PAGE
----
Sales-focused questions are one of four types of questions sellers should use with care during the needs-assessment phase of their sales process. Take a look back at our recent posts in the CONNECT2Sell Blog for the other types of questions to avoid.
Buyers are human. Humans love to talk about themselves. If your questions are predominantly about the sale vs. being about the buyer, you are likely to stall out.
Questions that inquire about how the buyer would use the seller’s product can easily become overly focused on making the sale. Proceed with caution when asking these kinds of questions. The time for these questions is after the seller fully understands the buyer’s broader needs.
When a seller opens with sales-focused questions, the buyer will pull back. That’s why sellers should avoid asking these questions too early in the sales process.
Sales-focused questions take many different forms. The best way for a seller to ascertain whether a question is buyer-focused or sales-focused is to check his or her own intention. Asking “will this question reveal buyer needs?” can help a seller be more discerning.
Questions about a buyer’s broad needs should precede questions about the buyer’s needs for the seller’s products.
Sellers should think of this progression as an inverted funnel. At the beginning are broad, open-ended questions focused exclusively on the buyer’s needs. As those needs become apparent, the funnel begins to narrow and the questions do, too. That’s when the seller shifts to questions which reveal how the buyer’s needs may be met by the seller’s product. Finally, at the very narrowest point of the funnel, as the seller is beginning to see a clear solution for the buyer’s needs, then (and only then!) the seller’s questions become focused on the sale.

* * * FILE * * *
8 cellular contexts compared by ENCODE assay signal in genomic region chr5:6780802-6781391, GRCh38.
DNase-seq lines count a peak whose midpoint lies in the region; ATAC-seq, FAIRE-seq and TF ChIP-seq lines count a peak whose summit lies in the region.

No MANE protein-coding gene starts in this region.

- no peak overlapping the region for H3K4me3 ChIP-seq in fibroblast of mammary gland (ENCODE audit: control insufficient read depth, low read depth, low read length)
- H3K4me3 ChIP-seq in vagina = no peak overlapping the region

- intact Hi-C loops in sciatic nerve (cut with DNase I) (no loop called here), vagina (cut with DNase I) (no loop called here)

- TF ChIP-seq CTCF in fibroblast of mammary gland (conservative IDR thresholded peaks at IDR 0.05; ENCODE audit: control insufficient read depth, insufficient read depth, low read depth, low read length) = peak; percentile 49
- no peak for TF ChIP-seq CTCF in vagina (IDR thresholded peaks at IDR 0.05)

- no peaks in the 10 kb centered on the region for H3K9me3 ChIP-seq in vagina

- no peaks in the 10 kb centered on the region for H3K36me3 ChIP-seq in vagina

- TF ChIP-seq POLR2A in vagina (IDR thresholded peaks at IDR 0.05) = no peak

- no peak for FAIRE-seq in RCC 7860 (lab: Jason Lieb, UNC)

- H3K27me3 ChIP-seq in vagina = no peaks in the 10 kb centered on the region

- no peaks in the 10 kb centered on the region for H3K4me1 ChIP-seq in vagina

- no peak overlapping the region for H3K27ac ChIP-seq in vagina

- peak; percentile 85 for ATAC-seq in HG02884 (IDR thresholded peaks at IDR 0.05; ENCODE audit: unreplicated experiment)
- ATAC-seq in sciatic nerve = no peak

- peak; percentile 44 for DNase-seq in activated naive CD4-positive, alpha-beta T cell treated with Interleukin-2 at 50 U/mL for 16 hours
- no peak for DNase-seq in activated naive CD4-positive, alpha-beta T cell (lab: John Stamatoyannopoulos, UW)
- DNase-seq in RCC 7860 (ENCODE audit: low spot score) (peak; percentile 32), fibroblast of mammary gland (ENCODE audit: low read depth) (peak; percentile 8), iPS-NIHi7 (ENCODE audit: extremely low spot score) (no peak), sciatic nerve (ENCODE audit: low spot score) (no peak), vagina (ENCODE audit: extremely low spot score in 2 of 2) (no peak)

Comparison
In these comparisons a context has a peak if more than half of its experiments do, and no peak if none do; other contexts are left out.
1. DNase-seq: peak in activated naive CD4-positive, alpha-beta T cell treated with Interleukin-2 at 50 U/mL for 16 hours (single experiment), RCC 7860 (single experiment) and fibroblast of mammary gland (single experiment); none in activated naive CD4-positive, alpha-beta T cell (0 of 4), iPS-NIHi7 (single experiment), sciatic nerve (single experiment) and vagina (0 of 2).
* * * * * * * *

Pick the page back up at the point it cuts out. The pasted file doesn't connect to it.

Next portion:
Another way of looking at this would be to overlay the question sequence funnel with the buyer’s process. The process of buying starts with gaining awareness and then developing an interest. Only a buyer who is aware and interested will desire a product and take action to acquire it. Broad questions focusing on the buyer’s need will open the buyer up to ideas the seller offers later because trust will develop and the seller will be differentiated. Interest grows when a buyer sees relevance and benefits. Sellers can only show relevance and benefits when they understand their buyers’ needs clearly.
When sellers skip ahead to sales-focused questions, they are at risk of losing sales for two primary reasons. First, the sale is jeopardized when a seller offers a solution that isn’t quite right for the buyer. By making assumptions about buyer needs and skipping questions which would reveal more about those needs, the seller misses the mark.
Benefits of Buyer-Focused Questions
Second, the sale is less likely to close when the buyer doesn’t feel connected to the seller or to the solution. The process of asking questions about buyer needs not only reveals the needs but also builds trust, creates value, differentiates the seller, and facilitates a connection between the buyer and the seller.
Keep the visual of a funnel in mind as you contrast the kinds of questions to be asked at the beginning, middle and end of a needs assessment.
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Deb Calvert, “DISCOVER Questions® Get You Connected” author and Top 50 Sales Influencer, is President of People First Productivity Solutions, a UC Berkeley instructor, and a former Sales/Training Director of a Fortune 500 media company. She speaks and writes about the Stop Selling & Start Leading movement and offers sales training, coaching and consulting as well as leadership development programs. She is certified as an executive and sales coach by the ICF and is a Certified Master of The Leadership Challenge®. Deb has worked in every sector and in 14 countries to build leadership capacity, team effectiveness and sales productivity with a “people first” approach.